Artist’s Musings

a pair of geese flew by; outside my studio window; i’m glad elephants don’t fly

Changes happen, and time is an illusion

I was only scratching the surface when we had to leave Asheville in 2004 — that is, my potential of becoming an artist. But back then, I felt I was an imposter. But I’m proud of the early paintings and drawings I did in Asheville. They may not be gallery worthy, but they were my best, and I was proud of my accomplishments because they were a personal testimony to my determination to learn and to, well, just do it.

I’m not embarrassed to show my early paintings and drawings to any aspiring artists because I want to convince them that they can do it too. No matter which point you are in your precious existence, there is no better time to begin than now. No one have personally helped me in person on my exploratory journey, but I’ve learned a lot from other experienced artists, and so I would not declare myself a self-taught artist because I feel that everyone is always learning something from someone else. Including the master artists! No one is an island.

On this return visit, I have made six plein air paintings and one “studio” painting. The latter was actually done outside on a porch using a photo as reference displayed on my iPad. How does one keep Dingo still? I left five paintings for Craig who have graciously paid for my airfare and hosted me. When he found out that it was my birthday week, he went out of his way to celebrate my birthday. I was very grateful for his kindness, generosity, and hospitality.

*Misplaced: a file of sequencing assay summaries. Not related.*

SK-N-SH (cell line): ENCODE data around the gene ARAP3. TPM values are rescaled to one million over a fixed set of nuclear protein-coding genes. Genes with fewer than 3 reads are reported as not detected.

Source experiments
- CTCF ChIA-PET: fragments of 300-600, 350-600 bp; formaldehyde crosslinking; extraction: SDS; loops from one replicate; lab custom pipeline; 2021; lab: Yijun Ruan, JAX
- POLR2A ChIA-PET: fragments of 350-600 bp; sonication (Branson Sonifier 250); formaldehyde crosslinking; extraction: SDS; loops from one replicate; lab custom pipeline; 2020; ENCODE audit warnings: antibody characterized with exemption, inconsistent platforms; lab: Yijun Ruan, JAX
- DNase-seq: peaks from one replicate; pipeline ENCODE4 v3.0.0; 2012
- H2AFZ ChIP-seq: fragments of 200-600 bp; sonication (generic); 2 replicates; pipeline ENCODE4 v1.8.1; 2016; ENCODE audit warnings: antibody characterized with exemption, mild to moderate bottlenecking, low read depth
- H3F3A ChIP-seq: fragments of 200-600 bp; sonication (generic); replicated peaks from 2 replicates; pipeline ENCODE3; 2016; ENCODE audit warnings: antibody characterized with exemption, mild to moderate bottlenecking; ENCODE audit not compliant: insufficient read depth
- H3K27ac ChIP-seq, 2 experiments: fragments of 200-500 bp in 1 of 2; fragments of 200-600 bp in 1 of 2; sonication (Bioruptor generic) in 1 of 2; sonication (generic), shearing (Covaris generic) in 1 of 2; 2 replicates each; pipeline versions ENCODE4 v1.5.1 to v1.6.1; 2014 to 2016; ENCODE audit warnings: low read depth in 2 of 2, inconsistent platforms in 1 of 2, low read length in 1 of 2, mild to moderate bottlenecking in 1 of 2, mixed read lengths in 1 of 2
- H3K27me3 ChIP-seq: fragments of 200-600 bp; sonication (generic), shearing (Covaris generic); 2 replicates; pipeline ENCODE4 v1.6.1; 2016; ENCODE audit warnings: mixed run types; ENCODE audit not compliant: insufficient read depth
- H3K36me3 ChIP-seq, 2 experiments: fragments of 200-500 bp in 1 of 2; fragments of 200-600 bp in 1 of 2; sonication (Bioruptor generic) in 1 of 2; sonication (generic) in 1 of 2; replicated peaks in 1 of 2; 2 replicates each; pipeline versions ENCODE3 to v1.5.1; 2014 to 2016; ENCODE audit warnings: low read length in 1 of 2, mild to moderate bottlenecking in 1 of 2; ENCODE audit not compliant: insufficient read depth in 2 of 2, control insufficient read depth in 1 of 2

I’m looking forward to soon return home to Asheville, and this time as a more experienced artist then when I had to leave. I’m very excited of the many possibilities — reconnecting with special friends, making new neighbours, making new art, and experiencing new adventures. I do not know when the next chapter will begin, but wherever I go, It’s a beautiful day in the neighbourhood. Because this big blue marble is just one big little neighbourhood. Could we be neighbours?

Fourteen years passed, and my return visit to Asheville was like a time travel into the future, because I remembered Asheville as I have left it in 2004. And for the first time in 14 years, I was experiencing Asheville and the surrounding areas as an artist, an enlightened one. When Craig gave me a tour of the city, I saw changes that seemed to have instantly appeared out of nowhere, but to him the changes were slow. Nothing stays the same, and time is an illusion — our vision, our believes, our styles, our voices. If you’re an artist in Asheville reading this post, could you be my neighbour? I wish we could slow time down. But time is an illusion. Our time is now. Let us paint before our time runs out. Sing it for me, Amy.